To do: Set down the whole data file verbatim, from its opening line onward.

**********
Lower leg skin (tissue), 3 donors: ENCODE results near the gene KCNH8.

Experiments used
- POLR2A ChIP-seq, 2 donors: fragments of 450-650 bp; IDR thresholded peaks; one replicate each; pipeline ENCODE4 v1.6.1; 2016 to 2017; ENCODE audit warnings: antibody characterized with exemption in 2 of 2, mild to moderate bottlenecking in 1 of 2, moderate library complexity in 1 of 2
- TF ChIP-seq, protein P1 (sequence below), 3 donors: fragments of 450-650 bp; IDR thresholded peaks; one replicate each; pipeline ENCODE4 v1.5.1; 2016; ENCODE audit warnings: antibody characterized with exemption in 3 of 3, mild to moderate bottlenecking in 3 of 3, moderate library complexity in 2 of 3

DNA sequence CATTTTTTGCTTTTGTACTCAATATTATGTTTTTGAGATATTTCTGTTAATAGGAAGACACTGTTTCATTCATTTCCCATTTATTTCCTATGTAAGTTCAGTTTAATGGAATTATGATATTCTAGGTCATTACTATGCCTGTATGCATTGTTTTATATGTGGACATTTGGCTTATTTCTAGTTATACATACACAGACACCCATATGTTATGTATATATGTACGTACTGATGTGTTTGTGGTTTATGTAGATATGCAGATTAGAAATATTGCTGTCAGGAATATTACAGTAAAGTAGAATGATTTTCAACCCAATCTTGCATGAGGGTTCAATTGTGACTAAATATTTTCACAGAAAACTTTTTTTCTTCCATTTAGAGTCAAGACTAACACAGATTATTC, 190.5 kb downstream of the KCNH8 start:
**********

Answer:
Lower leg skin (tissue), 3 donors: ENCODE results near the gene KCNH8.

Experiments used
- POLR2A ChIP-seq, 2 donors: fragments of 450-650 bp; IDR thresholded peaks; one replicate each; pipeline ENCODE4 v1.6.1; 2016 to 2017; ENCODE audit warnings: antibody characterized with exemption in 2 of 2, mild to moderate bottlenecking in 1 of 2, moderate library complexity in 1 of 2
- TF ChIP-seq, protein P1 (sequence below), 3 donors: fragments of 450-650 bp; IDR thresholded peaks; one replicate each; pipeline ENCODE4 v1.5.1; 2016; ENCODE audit warnings: antibody characterized with exemption in 3 of 3, mild to moderate bottlenecking in 3 of 3, moderate library complexity in 2 of 3

DNA sequence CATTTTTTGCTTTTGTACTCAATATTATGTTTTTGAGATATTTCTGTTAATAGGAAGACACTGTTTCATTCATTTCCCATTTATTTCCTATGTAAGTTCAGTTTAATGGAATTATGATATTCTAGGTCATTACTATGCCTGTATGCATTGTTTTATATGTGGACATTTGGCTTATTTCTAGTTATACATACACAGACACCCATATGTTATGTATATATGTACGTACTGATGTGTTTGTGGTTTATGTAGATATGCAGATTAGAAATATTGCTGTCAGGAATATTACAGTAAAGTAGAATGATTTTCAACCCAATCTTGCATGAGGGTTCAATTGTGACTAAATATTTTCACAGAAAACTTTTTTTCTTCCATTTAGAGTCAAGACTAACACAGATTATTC, 190.5 kb downstream of the KCNH8 start: